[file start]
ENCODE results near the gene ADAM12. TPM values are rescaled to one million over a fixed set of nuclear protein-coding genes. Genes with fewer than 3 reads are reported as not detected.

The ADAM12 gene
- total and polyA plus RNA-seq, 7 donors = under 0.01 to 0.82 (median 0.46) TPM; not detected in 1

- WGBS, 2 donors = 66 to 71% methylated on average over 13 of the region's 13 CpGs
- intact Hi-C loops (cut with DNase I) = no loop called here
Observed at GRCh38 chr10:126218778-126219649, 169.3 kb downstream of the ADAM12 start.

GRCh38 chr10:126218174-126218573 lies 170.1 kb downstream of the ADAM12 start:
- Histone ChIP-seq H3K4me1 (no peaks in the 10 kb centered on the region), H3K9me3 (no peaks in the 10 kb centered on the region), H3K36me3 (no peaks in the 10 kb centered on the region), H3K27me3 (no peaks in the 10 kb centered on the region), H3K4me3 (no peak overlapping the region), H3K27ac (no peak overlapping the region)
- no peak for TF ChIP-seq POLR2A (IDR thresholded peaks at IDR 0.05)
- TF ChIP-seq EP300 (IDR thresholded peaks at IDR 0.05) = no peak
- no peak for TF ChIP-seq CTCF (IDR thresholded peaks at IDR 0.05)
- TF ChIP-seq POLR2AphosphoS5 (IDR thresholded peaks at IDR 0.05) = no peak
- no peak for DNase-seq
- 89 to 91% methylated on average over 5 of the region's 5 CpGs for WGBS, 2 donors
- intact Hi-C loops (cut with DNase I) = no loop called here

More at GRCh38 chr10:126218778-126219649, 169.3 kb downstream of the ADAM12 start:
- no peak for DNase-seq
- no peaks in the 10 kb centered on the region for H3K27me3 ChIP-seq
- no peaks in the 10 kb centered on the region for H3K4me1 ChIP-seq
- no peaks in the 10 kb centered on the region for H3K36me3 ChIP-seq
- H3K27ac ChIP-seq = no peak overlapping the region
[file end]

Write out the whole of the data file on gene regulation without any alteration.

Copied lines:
ENCODE results near the gene ADAM12. TPM values are rescaled to one million over a fixed set of nuclear protein-coding genes. Genes with fewer than 3 reads are reported as not detected.

The ADAM12 gene
- total and polyA plus RNA-seq, 7 donors = under 0.01 to 0.82 (median 0.46) TPM; not detected in 1

- WGBS, 2 donors = 66 to 71% methylated on average over 13 of the region's 13 CpGs
- intact Hi-C loops (cut with DNase I) = no loop called here
Observed at GRCh38 chr10:126218778-126219649, 169.3 kb downstream of the ADAM12 start.

GRCh38 chr10:126218174-126218573 lies 170.1 kb downstream of the ADAM12 start:
- Histone ChIP-seq H3K4me1 (no peaks in the 10 kb centered on the region), H3K9me3 (no peaks in the 10 kb centered on the region), H3K36me3 (no peaks in the 10 kb centered on the region), H3K27me3 (no peaks in the 10 kb centered on the region), H3K4me3 (no peak overlapping the region), H3K27ac (no peak overlapping the region)
- no peak for TF ChIP-seq POLR2A (IDR thresholded peaks at IDR 0.05)
- TF ChIP-seq EP300 (IDR thresholded peaks at IDR 0.05) = no peak
- no peak for TF ChIP-seq CTCF (IDR thresholded peaks at IDR 0.05)
- TF ChIP-seq POLR2AphosphoS5 (IDR thresholded peaks at IDR 0.05) = no peak
- no peak for DNase-seq
- 89 to 91% methylated on average over 5 of the region's 5 CpGs for WGBS, 2 donors
- intact Hi-C loops (cut with DNase I) = no loop called here

More at GRCh38 chr10:126218778-126219649, 169.3 kb downstream of the ADAM12 start:
- no peak for DNase-seq
- no peaks in the 10 kb centered on the region for H3K27me3 ChIP-seq
- no peaks in the 10 kb centered on the region for H3K4me1 ChIP-seq
- no peaks in the 10 kb centered on the region for H3K36me3 ChIP-seq
- H3K27ac ChIP-seq = no peak overlapping the region